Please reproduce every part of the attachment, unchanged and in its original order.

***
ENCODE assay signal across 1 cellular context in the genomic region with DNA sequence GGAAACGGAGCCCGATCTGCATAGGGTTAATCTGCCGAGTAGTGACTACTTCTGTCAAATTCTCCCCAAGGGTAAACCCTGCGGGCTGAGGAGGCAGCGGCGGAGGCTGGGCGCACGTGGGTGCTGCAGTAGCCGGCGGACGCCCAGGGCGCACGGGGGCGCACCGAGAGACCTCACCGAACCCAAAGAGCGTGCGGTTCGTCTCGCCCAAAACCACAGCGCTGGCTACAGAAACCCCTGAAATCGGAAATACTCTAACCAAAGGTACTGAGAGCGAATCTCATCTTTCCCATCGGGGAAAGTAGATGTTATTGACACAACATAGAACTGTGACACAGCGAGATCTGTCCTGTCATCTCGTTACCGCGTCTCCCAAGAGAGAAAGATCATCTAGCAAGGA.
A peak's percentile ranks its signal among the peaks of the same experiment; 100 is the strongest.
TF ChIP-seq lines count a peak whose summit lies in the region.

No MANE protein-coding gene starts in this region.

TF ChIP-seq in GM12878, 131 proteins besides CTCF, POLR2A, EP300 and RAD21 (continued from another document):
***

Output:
ENCODE assay signal across 1 cellular context in the genomic region with DNA sequence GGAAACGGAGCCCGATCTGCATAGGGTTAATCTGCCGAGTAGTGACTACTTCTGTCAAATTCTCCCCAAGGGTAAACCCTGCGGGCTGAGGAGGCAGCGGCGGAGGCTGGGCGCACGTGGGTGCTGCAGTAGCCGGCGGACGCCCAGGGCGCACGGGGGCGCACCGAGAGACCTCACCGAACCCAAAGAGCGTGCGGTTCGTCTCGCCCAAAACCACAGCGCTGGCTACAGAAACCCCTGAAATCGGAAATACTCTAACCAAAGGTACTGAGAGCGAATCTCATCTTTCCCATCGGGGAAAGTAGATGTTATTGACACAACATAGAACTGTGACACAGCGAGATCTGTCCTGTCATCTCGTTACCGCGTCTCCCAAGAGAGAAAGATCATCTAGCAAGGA.
A peak's percentile ranks its signal among the peaks of the same experiment; 100 is the strongest.
TF ChIP-seq lines count a peak whose summit lies in the region.

No MANE protein-coding gene starts in this region.

TF ChIP-seq in GM12878, 131 proteins besides CTCF, POLR2A, EP300 and RAD21 (continued from another document):